Thursday, June 16, 2011

Aaron's Take on the Russ Pledge

SF Signal ignited a debate with yesterday's "Mind Meld" post on the "Russ Pledge," which was Nicola Griffith's suggestion that everyone "pledge to make a considerable and consistent effort to mention women's work which, consciously or unconsciously, has been suppressed."

The debate stemmed from the fact that when The Guardian asked readers to name their favorite science fiction novels, the readers' list was dominated by male writers. (It was originally suggested that only 18 of 500 writers mentioned were women, but commenters on the SF Signal thread quickly discredited this calculation. A more plausible tally showed that 20 out of 160 authors named were women, or 12.5%.) Pro-Pledge commenters found this appalling and some accused any defenders of the status quo of sexism. Anti-Pledge commenters quickly took offense at being labeled sexist.

As is often the case with these Internet slugfests, I disagree with both sides.

The pro-Pledge side of the debate begins from an invalid assumption, that gender imbalance when people name their favorite books translates to existing gender bias in the SF/F field. When you ask people their favorite book, they will take that to mean their favorite book ever, which tells us very little about what they are reading and enjoying now. It is an unfortunate fact that for most of the history of the SF/F genre, there was a gender disparity among the authors. As a result, most of the all-time classics of the field were written by men. We may expect that lists of readers' all-time favorite works will reflect that disparity.

That does not necessarily mean that gender bias remains pervasive in the field. I suspect reasonable measures of readers' current favorite works would show far less disparity. For example, this year's Hugo ballot includes 10 works of fiction by women and 9 by men. The genre seems to have made commendable progress in this area.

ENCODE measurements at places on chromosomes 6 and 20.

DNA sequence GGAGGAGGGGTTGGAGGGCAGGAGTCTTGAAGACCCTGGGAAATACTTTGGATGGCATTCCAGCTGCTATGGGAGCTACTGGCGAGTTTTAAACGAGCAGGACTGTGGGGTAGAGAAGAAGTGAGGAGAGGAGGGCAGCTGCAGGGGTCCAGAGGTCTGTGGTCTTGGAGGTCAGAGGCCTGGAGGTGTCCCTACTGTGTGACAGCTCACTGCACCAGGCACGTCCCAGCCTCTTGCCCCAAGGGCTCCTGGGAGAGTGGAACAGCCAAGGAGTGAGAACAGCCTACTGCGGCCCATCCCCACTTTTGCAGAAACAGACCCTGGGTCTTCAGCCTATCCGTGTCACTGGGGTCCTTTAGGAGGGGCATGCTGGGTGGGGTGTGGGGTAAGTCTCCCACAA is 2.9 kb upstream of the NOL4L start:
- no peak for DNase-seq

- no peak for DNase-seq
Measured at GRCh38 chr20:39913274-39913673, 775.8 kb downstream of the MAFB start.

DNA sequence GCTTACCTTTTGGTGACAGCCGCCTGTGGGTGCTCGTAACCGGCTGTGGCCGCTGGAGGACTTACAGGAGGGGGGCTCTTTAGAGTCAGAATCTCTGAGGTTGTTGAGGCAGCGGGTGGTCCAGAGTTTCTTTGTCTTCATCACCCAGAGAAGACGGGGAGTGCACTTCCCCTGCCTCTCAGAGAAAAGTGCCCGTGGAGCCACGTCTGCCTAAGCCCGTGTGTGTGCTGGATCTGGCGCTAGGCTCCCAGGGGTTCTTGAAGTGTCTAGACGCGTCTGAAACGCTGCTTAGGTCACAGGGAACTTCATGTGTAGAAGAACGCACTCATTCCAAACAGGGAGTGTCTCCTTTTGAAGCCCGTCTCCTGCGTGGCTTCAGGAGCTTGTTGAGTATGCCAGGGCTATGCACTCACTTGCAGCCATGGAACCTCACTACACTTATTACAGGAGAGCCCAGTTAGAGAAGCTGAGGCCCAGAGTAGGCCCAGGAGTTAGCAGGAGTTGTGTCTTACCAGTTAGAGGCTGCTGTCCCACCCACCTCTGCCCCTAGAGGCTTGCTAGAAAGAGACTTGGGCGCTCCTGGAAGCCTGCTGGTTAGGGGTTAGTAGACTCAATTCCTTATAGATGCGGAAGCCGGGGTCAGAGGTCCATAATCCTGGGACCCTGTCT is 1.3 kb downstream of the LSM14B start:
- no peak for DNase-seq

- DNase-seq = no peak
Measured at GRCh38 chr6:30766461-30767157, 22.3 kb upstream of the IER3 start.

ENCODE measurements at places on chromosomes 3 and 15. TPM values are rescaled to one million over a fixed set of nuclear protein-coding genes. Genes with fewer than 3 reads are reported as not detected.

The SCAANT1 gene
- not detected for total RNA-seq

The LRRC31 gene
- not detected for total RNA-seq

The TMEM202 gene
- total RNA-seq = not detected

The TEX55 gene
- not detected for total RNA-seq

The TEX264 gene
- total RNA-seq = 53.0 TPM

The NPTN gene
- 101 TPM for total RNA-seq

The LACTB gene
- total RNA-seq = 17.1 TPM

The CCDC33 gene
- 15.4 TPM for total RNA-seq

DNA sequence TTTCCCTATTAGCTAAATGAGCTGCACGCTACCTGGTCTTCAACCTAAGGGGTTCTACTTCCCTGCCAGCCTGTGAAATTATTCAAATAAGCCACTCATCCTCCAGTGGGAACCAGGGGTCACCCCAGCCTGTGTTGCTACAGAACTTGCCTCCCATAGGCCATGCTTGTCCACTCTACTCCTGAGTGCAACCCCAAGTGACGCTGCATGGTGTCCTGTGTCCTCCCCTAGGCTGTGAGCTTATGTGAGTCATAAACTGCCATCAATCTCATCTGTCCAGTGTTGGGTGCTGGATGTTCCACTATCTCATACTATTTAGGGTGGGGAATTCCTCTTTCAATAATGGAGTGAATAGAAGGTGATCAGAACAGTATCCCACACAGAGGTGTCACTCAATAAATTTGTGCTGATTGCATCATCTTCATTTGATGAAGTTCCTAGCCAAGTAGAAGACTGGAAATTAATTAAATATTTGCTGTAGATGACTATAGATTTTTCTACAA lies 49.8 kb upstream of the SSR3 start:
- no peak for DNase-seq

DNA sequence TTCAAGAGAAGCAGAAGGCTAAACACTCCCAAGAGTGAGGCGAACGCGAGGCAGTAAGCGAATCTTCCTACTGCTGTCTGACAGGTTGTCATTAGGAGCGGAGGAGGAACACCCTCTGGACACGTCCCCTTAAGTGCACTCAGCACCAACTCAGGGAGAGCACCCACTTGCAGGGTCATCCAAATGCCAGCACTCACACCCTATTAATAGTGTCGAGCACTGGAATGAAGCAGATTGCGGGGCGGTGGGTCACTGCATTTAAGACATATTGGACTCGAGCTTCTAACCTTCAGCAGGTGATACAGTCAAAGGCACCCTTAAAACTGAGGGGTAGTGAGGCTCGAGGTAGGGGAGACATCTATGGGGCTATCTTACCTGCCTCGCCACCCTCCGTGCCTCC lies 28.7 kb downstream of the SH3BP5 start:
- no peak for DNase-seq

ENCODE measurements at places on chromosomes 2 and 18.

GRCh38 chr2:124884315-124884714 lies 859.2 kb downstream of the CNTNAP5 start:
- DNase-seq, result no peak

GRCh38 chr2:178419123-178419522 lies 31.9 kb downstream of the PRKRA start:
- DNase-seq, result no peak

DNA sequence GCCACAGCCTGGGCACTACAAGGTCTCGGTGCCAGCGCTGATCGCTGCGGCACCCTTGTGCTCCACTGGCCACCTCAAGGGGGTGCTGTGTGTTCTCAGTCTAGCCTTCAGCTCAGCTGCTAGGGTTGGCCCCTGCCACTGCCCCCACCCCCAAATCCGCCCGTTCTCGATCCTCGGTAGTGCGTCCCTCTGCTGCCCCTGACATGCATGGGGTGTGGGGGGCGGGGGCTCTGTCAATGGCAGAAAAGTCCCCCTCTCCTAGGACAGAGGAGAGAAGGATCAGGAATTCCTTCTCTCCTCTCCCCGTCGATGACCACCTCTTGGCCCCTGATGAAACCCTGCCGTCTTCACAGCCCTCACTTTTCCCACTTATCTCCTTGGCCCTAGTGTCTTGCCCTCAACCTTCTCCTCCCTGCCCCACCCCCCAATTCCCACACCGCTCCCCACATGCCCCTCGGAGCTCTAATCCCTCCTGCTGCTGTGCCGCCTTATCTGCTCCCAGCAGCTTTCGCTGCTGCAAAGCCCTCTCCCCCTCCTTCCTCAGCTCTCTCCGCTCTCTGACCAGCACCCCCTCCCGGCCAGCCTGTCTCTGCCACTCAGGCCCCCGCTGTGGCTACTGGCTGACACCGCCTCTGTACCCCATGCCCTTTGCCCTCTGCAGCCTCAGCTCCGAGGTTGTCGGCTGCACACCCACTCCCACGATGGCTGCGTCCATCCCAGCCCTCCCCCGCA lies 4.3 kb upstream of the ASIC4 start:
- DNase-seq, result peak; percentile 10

Meanwhile, the anti-Pledge side of the debate is bristling at a suggestion that strikes me as entirely innocuous. What could be the objection to mentioning works by women when discussing science fiction and fantasy? You would have to circle pretty far out of your way to avoid doing that.

When I make story recommendations on this blog, I apply only one bias: I am particularly on the lookout for good stories by newer authors and from smaller publications, which readers might easily overlook. I pay no attention to the authors' gender (or to their race or religion or sexual orientation, etc). Yet to date I have given 39 story recommendations to stories by women, compared to 23 to stories by men (including a number to writers who are black, Asian, trans-gender, etc). There are just that many excellent new female writers out there.

So on the one hand I don't think it's instructive that my list of all-time favorite SF/F works is a male-dominated group (which it is, although it certainly includes some women authors, beginning with Ursula LeGuin, Octavia Butler, and Connie Willis). Nor can I see any difficulty with pledging to mention women authors when discussing SF/F, given that they are such a vital part of the field today.


Amy said...

I'm pretty much in agreement with you on this issue, Aaron.

The past can't be changed. Lists of people's all time favorite SF books reflects the past, when the SF/F field was dominated by male writers, and works were marketed to male readers.

Instead of getting angry and making proclamations, although that does get attention, I think these women should trumpet the fine SF/F works of women today and in the the past. Recommend books and stories.

In an earlier post on this blog, I mentioned the book The Many-Colored Land by Julian May. She got a 1982 Hugo Award nomination for the novel. Have you read it?

Aaron Hughes said...

No, I confess I haven't read that. But one of my favorites from that period, The Snow Queen by Joan Vinge, was the Hugo winner the year before that.